A silverback gorilla moved in to the apartment upstairs. At first I found it hard to swallow. I live on the middle floor of a tidy triplex in the east end of the city. Barb, a registered nurse, lives in the flat downstairs, a semi-basement nicely decorated with soft fabrics and lush plants. The upstairs flat had been vacant for almost two months after Jeremy, a university lecturer, skipped out of town. Apparently he had impregnated the Dean’s daughter, but you can’t believe everything you hear. Never thought of nerdy Jeremy as a lady’s man. During the two years he lived upstairs I don’t recall him ever bringing a woman home. Anyway, he packed up most of his things in a cube van one day and left without saying goodbye or leaving a note. The triplex owner, Nicola, an amiable, retired train engineer, told us that Jeremy gave him no notice, that he was surprised, and that it was peculiar, but never followed up with further information.
So more than a month passed, and except for a chest of drawers Jeremy left behind and a futon that had seen fresher days, the upstairs flat remained vacant. Not that I cared, but the place was a clean, two bedroom unit, conveniently located near a subway stop and ideal for any number of my friends and acquaintances searching for decent, affordable accommodation.
Just as I was about to ask Nicola if he wanted me to pass the word around about the flat’s availability, this gorilla showed up. At first I was alarmed. What the fuck is a gorilla doing up there — I saw him in the window staring down at me as I chained up my bicycle in front of the triplex. I figured that someone had leased the place with their pet gorilla, something I found unimaginable given Nicola’s no-pet rule. I would have loved a dog myself. But the truth turned out to be more astonishing than that. As I stood there on the front lawn gawking at the silverback my neighbour Barb joined me. She said nothing for a moment, then explained.
“Nobody owns him. That is, he’s nobody’s pet, if that’s what you’re thinking. And his name is Alphonse.”
“I don’t understand. His name is Alphonse? But Barb, hold on a sec — he’s a gorilla. A wild animal. In case you’ve failed to notice the one overriding characteristic of our new neighbour, Alphonse.”
“He’s fully trained.”
“And he has a job. That’s right. He gets picked up every weekday morning at seven o’clock and goes to work at a switch factory.”
“A switch factory?”
“Yeah, where they assemble switches. He gets paid minimum wage, plus lunch and snacks.”
I had to take a moment to digest all this information. It seemed inconceivable at first that an ape would be given such an independent living arrangement, but then I accepted that it could be possible — that I wasn’t having one of my episodes. I had indulged in too many psychotropics as a youth, but it had been years since a full-blown flashback. And besides, those were always colourful, kaleidoscopic seizures, nothing like this, which had the calm and measured banality of a real event, of reality.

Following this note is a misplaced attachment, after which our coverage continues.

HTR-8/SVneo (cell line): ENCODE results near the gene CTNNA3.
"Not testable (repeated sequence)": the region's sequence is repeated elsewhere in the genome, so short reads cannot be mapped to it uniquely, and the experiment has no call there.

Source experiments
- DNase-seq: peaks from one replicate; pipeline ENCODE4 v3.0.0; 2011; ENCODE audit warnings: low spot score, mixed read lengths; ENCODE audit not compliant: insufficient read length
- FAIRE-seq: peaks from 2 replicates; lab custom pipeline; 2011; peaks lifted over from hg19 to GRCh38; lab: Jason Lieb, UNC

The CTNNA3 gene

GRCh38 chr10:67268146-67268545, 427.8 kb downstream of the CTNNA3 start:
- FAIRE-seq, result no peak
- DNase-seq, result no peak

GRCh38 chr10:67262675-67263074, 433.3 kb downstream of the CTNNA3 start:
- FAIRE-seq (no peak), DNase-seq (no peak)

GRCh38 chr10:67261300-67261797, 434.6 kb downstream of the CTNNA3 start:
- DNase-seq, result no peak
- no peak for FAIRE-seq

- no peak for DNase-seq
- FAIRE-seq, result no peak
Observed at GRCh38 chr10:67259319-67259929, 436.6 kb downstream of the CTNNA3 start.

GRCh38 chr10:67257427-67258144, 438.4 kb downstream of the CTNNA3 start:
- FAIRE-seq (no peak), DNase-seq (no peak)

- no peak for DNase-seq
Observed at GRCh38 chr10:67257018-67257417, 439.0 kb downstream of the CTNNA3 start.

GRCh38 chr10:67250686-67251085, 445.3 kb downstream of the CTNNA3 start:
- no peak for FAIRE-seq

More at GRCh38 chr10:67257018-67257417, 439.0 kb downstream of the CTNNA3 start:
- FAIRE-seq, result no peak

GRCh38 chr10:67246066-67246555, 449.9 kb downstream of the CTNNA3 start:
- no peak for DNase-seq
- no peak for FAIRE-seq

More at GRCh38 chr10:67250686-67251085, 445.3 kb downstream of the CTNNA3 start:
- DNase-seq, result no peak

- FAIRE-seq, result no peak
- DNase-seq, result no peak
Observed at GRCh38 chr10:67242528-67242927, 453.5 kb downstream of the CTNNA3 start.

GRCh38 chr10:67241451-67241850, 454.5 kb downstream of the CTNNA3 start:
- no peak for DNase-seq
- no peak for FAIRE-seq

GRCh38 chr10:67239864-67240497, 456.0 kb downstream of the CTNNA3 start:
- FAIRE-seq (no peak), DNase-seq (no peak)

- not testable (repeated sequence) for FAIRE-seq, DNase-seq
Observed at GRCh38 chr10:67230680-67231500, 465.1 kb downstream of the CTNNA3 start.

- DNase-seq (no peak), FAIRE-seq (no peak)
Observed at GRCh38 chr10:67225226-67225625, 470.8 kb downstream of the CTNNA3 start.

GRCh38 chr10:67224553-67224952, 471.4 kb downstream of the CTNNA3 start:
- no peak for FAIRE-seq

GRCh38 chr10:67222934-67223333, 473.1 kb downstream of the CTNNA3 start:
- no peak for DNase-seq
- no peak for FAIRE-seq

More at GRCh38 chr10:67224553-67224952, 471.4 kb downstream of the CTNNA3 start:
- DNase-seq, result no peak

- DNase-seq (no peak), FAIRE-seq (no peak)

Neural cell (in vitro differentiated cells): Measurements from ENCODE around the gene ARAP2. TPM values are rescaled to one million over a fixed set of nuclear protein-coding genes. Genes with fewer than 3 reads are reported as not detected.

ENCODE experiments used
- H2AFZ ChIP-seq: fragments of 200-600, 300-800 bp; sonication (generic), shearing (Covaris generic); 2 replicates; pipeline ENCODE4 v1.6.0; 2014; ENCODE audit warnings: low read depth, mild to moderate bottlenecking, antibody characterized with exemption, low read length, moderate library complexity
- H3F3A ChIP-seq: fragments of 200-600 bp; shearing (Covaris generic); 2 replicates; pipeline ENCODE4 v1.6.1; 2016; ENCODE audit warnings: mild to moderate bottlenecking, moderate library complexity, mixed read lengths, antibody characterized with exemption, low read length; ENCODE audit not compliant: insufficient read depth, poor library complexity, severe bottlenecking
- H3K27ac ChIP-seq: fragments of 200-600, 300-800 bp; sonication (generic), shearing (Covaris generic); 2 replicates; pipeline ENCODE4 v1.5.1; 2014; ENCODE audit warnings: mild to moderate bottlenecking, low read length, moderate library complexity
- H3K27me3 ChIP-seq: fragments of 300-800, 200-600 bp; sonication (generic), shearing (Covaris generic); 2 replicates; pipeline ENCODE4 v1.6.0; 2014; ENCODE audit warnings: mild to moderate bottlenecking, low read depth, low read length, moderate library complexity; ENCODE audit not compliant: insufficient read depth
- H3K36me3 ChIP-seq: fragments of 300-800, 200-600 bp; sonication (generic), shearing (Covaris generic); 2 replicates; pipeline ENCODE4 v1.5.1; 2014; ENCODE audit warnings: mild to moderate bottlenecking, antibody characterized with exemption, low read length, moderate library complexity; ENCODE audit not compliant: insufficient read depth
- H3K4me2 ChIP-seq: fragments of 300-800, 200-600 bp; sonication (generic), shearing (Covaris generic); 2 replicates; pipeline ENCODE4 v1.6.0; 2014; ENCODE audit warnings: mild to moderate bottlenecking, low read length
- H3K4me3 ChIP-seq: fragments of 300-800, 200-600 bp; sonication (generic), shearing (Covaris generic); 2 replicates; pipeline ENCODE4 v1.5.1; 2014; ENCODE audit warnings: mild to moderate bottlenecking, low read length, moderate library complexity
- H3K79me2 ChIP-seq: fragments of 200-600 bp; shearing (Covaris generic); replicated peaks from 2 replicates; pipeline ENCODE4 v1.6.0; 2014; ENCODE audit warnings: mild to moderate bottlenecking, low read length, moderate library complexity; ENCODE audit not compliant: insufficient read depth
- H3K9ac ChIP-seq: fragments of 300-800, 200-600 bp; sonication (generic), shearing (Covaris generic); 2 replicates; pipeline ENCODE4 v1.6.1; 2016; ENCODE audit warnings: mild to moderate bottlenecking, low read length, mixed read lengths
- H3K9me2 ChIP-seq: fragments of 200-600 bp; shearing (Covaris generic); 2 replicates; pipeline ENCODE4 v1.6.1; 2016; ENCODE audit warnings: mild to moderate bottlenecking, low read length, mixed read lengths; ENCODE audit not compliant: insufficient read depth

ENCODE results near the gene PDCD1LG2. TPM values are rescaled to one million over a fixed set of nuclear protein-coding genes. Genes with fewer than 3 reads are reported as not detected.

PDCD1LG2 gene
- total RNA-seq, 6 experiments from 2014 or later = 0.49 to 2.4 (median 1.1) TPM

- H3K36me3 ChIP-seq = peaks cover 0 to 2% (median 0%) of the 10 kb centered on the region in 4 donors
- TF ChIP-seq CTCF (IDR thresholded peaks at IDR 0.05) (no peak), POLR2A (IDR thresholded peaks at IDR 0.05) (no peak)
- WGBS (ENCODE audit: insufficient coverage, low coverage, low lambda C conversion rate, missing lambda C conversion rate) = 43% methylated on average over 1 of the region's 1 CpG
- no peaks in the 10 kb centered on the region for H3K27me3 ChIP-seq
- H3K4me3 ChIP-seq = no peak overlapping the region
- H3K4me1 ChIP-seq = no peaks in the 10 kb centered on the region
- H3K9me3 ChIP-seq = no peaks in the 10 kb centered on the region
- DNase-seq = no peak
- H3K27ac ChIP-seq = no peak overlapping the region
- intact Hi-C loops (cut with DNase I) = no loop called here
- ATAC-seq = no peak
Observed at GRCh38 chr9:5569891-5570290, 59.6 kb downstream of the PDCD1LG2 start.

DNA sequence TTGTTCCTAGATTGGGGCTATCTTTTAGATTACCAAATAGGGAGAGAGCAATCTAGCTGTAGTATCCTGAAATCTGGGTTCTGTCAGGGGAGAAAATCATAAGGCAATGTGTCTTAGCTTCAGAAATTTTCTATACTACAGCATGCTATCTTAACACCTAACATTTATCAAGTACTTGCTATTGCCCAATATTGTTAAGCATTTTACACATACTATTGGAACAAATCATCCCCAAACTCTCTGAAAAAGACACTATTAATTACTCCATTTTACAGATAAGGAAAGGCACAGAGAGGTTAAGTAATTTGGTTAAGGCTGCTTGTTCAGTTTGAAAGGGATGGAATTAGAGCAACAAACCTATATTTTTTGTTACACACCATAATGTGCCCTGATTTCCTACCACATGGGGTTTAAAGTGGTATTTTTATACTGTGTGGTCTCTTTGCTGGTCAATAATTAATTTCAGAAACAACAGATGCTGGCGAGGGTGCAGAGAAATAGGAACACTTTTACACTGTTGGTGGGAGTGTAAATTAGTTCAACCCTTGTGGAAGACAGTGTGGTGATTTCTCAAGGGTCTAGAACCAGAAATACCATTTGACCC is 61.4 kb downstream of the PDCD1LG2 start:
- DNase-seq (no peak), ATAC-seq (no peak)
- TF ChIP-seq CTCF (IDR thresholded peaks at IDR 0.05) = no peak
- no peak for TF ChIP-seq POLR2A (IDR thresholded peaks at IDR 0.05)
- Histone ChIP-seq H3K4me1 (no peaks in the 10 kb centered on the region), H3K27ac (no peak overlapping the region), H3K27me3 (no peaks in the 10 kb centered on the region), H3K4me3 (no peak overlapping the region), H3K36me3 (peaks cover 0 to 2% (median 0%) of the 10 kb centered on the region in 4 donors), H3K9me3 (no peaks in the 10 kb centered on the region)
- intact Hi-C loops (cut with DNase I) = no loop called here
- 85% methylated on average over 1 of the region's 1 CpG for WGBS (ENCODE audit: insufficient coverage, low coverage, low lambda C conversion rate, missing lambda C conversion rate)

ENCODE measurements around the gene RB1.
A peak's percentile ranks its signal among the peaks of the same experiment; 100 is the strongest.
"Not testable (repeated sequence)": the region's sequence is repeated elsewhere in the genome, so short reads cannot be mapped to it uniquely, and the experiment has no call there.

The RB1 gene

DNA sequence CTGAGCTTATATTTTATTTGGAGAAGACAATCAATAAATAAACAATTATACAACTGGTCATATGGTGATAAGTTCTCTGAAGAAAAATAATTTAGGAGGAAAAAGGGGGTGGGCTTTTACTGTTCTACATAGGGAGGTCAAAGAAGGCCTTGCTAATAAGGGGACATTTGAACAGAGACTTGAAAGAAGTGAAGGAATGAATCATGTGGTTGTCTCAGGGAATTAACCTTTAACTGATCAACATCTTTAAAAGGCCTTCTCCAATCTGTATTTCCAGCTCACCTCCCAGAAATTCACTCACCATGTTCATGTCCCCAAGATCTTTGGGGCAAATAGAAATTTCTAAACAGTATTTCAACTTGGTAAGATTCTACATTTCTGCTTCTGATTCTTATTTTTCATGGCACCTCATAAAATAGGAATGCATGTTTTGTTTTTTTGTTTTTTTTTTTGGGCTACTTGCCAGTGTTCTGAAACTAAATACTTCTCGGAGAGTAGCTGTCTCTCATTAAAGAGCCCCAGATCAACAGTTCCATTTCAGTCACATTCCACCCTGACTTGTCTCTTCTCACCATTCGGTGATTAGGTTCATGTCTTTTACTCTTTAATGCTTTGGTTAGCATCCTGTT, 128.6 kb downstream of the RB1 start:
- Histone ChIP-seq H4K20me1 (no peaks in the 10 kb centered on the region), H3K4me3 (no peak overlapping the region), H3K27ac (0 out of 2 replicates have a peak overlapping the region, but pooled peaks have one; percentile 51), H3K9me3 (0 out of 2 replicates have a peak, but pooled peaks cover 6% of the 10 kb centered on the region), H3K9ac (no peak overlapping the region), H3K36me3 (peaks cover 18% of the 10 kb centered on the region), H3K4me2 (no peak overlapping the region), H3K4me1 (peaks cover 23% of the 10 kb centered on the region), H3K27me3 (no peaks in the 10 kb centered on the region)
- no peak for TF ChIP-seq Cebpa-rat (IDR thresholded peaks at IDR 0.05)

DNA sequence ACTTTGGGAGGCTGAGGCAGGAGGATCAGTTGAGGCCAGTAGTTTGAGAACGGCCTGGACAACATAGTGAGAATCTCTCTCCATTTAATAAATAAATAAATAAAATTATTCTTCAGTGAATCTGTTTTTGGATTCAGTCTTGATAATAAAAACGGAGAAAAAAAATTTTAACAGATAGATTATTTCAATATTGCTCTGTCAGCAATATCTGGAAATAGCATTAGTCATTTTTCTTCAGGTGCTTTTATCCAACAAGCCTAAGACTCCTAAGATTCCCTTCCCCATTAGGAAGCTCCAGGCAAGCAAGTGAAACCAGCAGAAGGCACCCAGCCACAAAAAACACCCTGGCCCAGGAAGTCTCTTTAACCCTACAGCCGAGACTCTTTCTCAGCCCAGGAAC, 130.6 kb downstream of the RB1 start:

“How did Nicola ever agree to this?”
“Well,” Barb said, “here’s the thing. Alphonse’s rent is richly subsidized by both the Federal and Provincial governments, who’ve been really pushing this independent living program for primates. The municipality also kicked in some cash grants for sponsors and renters. Of course not all apes are eligible, and severe restrictions apply. But once the primates are screened, trained, pass all their tests, and produce a certificate of employment, they’re pretty much on their own.”
“Next thing you’re going to tell me is that Alphonse can talk.”
“C’mon. Gorillas can’t talk. But Alphonse—”
“I know, I know — he knows American Sign Language. And they’ve probably hired him a personal attendant to take care of his bills, clean up the place and so on.”
“Yeah — how did you know?”
“Makes sense. It’s a whole thing, isn’t it?”
“It’s comprehensive, yeah. You should go up and introduce yourself. He’s pretty shy. But he’s very friendly.”
I looked at Barb’s cool, doughy face trying to detect signs of irony or wickedness, but she was clean.
“I think it’s great,” she said. “I mean, he’s a silverback — they’re endangered aren’t they? This is a chance for him to live without worry. Maybe they’ll even hook him up with a missus. Wouldn’t that be neat?”
I didn’t know what to say. My head swirled. I tried to steady my breathing.
“Are you okay?” Barb asked.
“Yeah, just a little, I don’t know — lightheaded. Whew.”
“Sit down,” she said, pointing to the iron bench on the lawn.
I sat down. She instructed me to bend over and put my head between my knees.
“That’s good,” she said, gently resting her hand on my back. “Now breathe slowly. You’ll be all right. I know it.”